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Being exposed to recordings of their mothers’ voices limited pain preterm infants experienced while undergoing heel lance procedures, according to a study conducted in an Italian neonatal intensive care unit.
Being exposed to recordings of their mothers’ voices limited pain preterm infants experienced while undergoing heel lance procedures, according to a study conducted in an Italian neonatal intensive care unit (NICU). Recordings were of the infants’ mothers singing lullabies or saying nursery rhymes and were made and administered at sound levels that are considered safe within the NICU.
The 40 infant participants, born at 26 to 34 weeks of gestation, were divided into 2 groups. Infants in 1 group listened to recordings of their mothers’ voices during routine heel lances for blood collection (intervention group) and the other group did not (control group). Infants in the intervention group underwent 10-minute sessions of being exposed to their mothers’ voices twice a day for 3 consecutive days before the heel lance as well as for 10 minutes before the procedure started until 20 minutes after it ended. Infants in the control group were not exposed to their mothers’ voices. Both groups received routine care.
Investigators evaluated infants’ pain by monitoring vital parameters 4 times: 10 minutes before starting the procedure, when the infants were pricked, and 10 minutes and 20 minutes after the procedure ended. Pain was assessed with the Premature Infant Pain Profile (PIPP) scale.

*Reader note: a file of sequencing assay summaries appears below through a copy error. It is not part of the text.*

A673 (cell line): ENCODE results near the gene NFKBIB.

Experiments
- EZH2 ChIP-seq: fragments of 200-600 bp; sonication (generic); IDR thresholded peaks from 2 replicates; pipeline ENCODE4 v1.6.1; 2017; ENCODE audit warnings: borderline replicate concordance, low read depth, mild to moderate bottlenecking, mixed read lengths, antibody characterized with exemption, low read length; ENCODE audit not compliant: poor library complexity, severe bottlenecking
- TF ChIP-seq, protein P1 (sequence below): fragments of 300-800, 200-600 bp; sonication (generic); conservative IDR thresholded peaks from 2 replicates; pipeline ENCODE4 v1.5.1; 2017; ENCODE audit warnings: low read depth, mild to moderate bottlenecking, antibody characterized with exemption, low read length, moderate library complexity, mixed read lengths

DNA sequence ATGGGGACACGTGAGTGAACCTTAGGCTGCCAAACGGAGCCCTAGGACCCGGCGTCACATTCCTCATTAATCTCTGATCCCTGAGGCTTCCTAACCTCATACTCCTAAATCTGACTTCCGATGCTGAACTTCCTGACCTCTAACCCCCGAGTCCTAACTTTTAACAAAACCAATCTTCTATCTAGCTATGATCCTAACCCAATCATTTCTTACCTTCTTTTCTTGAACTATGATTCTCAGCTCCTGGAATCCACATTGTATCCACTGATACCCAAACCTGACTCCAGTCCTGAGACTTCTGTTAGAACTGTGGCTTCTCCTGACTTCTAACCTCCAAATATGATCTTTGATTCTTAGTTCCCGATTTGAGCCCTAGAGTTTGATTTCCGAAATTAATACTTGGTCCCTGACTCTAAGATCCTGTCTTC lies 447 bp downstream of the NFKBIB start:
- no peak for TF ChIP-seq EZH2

Although both groups showed a marked increase in PIPP scores when the heel lance was performed, infants in the intervention group had significantly lower scores. Similarly, although both groups showed a marked decrease in oxygen saturation at the time of the heel prick, values of the infants in the intervention group were significantly higher than those of infants in the control group. In both groups, PIPP scores declined and oxygen saturation values rose after the heel prick, returning to baseline 10 minutes later. The 2 groups did not differ in heart rate, respiratory rate, and arterial or diastolic blood pressure (Chirico G, et al. Acta Paediatr. 2017;106:1564-1568).
To the extent that the PIPP scale is subjective, the investigators’ knowledge of the infants’ assignment to treatment or the control group may have changed the outcome for that measure. However, I can think of no way that oxygen saturation would be influenced by the lack of blinding. Is a recording of any mother effective, or does each baby respond best to his or her own mother? And wouldn’t it be interesting to know if the mother’s anxiety and perception of her child’s pain is altered by participation in this practice?